What happened

After the company announced a convertible debt offering, shares of Alder Biopharmaceuticals (NASDAQ:ALDR), a clinical-stage biopharma focused on migraines, fell as much as 12% in afternoon trading on Monday. As of 3:20 p.m. EST, shares were down by 8%.

So what

Alder announced its intentions to sell up to $200 million of convertible notes due in 2025. The underwriters of the deal will also be granted an option to purchase an additional $30 million worth of convertible debt to cover overallotments. The purchasers of the debt will have the option to convert the notes into shares of common stock if they choose.

The terms of the debt are not yet finalized, and will be released once they are available.

Alder's management team stated that the capital will be used to fund the development of eptinezumab -- the company's lead compound, designed to prevent migraines -- and support commercialization should it win approval.

Traders appear to be less than thrilled with the news that yet another capital raise is necessary. After all, this company just reported that it held more than $340 million in cash as of the end of September.

Bar chart made of paper cutouts, with a downward arrow and a question mark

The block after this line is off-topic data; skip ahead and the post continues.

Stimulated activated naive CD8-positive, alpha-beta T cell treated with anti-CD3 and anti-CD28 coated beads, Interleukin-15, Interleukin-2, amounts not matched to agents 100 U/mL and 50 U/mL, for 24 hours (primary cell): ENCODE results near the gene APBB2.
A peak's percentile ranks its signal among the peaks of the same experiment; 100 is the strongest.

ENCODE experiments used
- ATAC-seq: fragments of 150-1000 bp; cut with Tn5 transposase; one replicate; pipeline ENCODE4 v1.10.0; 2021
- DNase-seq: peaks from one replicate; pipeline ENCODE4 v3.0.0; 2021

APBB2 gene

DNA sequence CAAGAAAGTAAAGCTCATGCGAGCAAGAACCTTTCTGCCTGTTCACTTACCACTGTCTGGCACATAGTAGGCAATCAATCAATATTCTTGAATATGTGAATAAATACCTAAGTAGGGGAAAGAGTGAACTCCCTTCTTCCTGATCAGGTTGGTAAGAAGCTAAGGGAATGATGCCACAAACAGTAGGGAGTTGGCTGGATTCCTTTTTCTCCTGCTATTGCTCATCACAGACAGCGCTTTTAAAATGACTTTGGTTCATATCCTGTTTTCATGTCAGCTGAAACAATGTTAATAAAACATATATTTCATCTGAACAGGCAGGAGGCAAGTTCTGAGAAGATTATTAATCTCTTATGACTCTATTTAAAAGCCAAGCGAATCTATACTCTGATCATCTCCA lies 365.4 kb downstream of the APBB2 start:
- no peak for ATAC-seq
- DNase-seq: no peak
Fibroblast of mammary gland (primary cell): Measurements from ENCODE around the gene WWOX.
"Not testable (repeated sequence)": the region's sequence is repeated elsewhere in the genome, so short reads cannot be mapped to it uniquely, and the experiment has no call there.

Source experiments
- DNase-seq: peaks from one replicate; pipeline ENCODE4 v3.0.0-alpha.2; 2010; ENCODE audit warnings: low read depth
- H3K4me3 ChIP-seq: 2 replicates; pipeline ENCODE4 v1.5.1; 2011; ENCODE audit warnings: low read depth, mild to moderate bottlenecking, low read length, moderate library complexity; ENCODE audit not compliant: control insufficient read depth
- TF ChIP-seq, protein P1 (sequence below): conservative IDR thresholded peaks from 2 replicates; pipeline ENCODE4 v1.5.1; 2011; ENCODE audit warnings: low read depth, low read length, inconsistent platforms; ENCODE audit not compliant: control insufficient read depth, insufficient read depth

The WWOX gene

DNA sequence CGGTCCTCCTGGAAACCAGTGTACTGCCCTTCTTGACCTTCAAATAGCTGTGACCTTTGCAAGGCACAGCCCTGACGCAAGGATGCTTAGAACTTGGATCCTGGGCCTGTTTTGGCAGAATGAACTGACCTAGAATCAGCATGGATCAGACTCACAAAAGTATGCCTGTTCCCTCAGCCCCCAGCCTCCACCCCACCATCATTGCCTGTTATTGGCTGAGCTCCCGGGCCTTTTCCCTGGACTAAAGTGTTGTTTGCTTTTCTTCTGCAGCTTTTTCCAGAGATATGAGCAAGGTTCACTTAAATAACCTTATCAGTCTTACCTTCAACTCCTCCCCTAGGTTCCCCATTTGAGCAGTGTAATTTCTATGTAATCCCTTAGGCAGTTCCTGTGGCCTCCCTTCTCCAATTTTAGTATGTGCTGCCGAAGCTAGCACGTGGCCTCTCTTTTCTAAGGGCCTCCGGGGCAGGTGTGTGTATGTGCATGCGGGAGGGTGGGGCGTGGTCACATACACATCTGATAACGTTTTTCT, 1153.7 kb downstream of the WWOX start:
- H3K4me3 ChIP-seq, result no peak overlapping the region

Image source: Getty Images.

Now what

Alder set fire to $234 million in capital in the first nine months of 2017 alone, so it isn't all that shocking to see that the company is looking to pad its bank account yet again. What's more, the company's spending rates will likely remain elevated as it prepares for eptinezumab's eventual commercialization. There's still some waiting to do on that front, though, because the drug isn't expected to be sent off for approval until the second half of 2018.

If eptinezumab finds its way to market, the company will also have other expenses to look forward to. Alder recently resolved a long-standing dispute with Teva Pharmaceuticals (NYSE:TEVA) surrounding the drug. The deal called for Alder to make a $25 million payment to Teva in January; another $25 million will be owed should eptinezumab win approval from the Food and Drug Administration. Another $75 million (each time) would later be payable if eptinezumab's annual sales eclipsed $1 billion or $2 billion. The company is also on the hook for royalties worth 5% to 7% of net sales.

In sum, investors should expect money to continue pouring out of Alder's bank account for the foreseeable future. That might be an acceptable outcome if eptinezumab wins approval and goes on to become a blockbuster, but that's still an unknown at this point.

Overall, eptinezumab could be a promising drug, but I'm not a big fan of Alder's huge spending levels or its financial connection to Teva. Since I think there are far better biotech stocks on the market to buy, I'll pass on today's opportunity to pick up Alder's shares at a discount.

This article represents the opinion of the writer, who may disagree with the “official” recommendation position of a Motley Fool premium advisory service. We’re motley! Questioning an investing thesis -- even one of our own -- helps us all think critically about investing and make decisions that help us become smarter, happier, and richer.